An example is the platoon leader who rarely bothers to ask for air support knowing that it is unlikely he will get it unless able to clearly identify an enemy combatant force. To obtain air support they engage the Taliban by having one or two soldiers stand in the open to draw fire but when finally getting it often find that the pilots are reluctant to drop their ordnance. It’s no wonder the level of frustration is so high.

The much-heralded operation to clear and hold Marja has, in McChrystal’s own words, become “a bleeding ulcer” that has not produced the results intended. Although the military side of the operation has worked, Harmid Karzai’s government has abjectly failed to cooperate and only a handful of Afghan officials are on site, and unable to carry out McChrystal’s promise to restore both security and basic civilian services in a Taliban dominated town.

A similar operation to clear Kandahar, Afghanistan’s second largest city, a much tougher nut to crack than Marja, has been postponed from this summer to autumn and is expected to be a far more low key operation of reduced expectations.

What is clear is that the counterinsurgency strategy, which was successful in an entirely different setting in Iraq, is not working in Afghanistan and will need revision by the new NATO commander, Gen. David Petraeus. What makes success even more problematical is that without better support from Karzai, which shows no sign of being forthcoming, the present counterinsurgency strategy will fail. Moreover, like his predecessor, Petraeus’s hands will remain tied by the failure of the Afghan government to provide what is palpably missing. Joe Klein is quite right when he notes that, “COIN depends on having a reliable local government running the security and social programs, which simply isn’t going to happen as long as Hamid Karzai is President.”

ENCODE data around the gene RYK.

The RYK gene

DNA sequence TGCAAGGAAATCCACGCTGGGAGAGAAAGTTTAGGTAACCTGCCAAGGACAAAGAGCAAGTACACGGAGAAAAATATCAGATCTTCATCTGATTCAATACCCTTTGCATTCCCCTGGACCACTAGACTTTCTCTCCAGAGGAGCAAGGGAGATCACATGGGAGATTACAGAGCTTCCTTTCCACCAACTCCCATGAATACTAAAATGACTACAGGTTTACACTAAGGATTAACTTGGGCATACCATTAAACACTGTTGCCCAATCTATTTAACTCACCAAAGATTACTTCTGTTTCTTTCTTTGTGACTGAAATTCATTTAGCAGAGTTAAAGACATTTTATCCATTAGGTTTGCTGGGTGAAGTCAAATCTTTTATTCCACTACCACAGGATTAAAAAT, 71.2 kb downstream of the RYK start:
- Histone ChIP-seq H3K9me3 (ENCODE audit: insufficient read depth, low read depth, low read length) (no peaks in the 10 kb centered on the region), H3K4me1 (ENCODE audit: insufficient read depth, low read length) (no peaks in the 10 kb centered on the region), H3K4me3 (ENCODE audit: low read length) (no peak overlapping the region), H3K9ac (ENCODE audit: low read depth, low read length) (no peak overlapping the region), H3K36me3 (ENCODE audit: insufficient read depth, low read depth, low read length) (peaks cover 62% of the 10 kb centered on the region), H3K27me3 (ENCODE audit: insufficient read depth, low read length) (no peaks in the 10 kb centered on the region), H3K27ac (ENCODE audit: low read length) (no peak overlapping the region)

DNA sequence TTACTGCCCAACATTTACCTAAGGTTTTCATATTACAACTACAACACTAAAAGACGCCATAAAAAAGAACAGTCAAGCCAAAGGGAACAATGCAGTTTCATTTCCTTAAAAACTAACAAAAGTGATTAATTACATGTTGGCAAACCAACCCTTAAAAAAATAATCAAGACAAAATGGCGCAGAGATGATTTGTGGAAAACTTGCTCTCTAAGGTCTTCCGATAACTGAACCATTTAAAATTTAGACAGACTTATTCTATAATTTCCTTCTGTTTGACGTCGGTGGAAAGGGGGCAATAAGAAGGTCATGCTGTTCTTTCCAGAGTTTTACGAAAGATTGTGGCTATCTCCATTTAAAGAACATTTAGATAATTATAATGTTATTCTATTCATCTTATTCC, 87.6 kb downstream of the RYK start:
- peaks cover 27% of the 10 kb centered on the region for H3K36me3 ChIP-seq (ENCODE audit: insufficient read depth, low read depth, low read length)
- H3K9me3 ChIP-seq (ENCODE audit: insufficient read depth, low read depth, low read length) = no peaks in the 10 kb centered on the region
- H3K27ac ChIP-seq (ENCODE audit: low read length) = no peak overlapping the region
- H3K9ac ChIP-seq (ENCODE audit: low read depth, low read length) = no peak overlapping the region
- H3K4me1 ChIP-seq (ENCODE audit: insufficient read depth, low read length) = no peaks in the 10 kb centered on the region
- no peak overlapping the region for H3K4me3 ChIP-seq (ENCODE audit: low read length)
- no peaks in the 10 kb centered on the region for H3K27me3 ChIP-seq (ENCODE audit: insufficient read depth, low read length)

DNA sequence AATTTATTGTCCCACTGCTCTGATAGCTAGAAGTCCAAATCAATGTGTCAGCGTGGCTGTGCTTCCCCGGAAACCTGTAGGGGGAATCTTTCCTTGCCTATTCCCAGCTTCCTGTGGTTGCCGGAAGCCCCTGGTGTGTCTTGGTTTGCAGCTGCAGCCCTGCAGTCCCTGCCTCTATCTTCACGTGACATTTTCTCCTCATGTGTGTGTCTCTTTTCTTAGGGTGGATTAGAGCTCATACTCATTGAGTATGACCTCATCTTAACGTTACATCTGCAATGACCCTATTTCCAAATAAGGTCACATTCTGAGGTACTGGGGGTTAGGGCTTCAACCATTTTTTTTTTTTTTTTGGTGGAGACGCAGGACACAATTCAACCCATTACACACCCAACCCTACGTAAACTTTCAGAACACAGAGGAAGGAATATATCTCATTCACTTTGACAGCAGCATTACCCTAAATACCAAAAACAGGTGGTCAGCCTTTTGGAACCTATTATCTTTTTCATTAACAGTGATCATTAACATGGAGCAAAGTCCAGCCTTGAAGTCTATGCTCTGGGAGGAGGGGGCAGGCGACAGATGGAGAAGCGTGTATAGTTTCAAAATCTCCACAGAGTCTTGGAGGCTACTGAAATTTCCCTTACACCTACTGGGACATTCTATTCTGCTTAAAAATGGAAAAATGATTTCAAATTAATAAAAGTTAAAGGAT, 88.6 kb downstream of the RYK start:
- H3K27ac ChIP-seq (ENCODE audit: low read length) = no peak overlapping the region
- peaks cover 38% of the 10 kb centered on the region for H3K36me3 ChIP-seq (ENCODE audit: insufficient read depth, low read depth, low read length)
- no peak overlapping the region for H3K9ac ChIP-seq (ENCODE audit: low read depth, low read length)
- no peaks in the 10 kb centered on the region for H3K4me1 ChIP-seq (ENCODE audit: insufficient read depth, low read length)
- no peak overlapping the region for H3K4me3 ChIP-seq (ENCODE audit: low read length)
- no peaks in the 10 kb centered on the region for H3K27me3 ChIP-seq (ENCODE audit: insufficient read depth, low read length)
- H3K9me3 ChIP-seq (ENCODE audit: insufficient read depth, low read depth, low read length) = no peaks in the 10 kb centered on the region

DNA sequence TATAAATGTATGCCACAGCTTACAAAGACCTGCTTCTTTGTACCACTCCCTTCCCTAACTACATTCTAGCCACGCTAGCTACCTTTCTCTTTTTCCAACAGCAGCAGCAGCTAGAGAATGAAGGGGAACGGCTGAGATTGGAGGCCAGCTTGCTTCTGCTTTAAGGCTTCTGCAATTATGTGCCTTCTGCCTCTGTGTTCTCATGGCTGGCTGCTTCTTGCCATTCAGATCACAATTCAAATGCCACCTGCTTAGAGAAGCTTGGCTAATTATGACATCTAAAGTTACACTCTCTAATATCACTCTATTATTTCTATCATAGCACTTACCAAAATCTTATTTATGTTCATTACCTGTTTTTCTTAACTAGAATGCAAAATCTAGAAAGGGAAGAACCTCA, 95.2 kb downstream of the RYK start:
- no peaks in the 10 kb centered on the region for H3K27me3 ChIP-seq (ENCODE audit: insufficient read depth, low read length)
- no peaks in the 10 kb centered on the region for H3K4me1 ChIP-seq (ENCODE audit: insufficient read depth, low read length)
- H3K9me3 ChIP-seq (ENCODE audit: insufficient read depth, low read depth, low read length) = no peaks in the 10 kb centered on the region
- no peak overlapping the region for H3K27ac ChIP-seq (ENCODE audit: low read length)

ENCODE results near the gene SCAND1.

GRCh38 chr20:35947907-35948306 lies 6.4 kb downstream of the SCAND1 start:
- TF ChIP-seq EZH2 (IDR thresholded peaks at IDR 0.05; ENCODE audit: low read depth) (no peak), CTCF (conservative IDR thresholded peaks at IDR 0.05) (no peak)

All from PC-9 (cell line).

None of this bodes well for either success in Afghanistan or for a workable exit strategy, which must inevitably occur, if not in 2011, as outlined in Obama’s West Point speech last year, then at some later point.

As we learned from Vietnam, unpopular wars require regeneration of public support if they are to be maintained. Americans are weary of a war that will soon enter its tenth year, with no end in sight, a war without an exit strategy and without a clear mission statement of what we propose to accomplish.

We keep hearing the phrase “conditions on the ground” in July 2011 – which is another way of saying no one has a clue where we’ll be at: whether or not a drawdown will actually begin or if the generals will press for more troops, which will mean an escalation deeper into the quagmire that daily more and more resembles Vietnam, where we also supported a failed government.

What’s not in dispute is the great sacrifices made by the men and women of our armed forces who are bearing the brunt of the danger and of repeated tours of duty in either Iraq or Afghanistan (in many cases, both). Let us fervently hope and pray that July 4, 2011 will be a happier time. If there is a single bright note to all this, it is the debt of thanks and gratitude we owe those who are serving in our armed forces. Recently, my son, who lives in the Phoenix area, was at Sky Harbor International Airport when he spotted a soldier in uniform. He went over to the young man, shook his hand and thanked him for his service. On July 4th (or any other day) we might all emulate this example.

When we crank up the grill and watch fireworks on Independence Day, let us take a moment to count our blessings. Despite tough times the one thing we still have is our freedom, which is non-existent in so many other nations where free speech and human rights have no voice.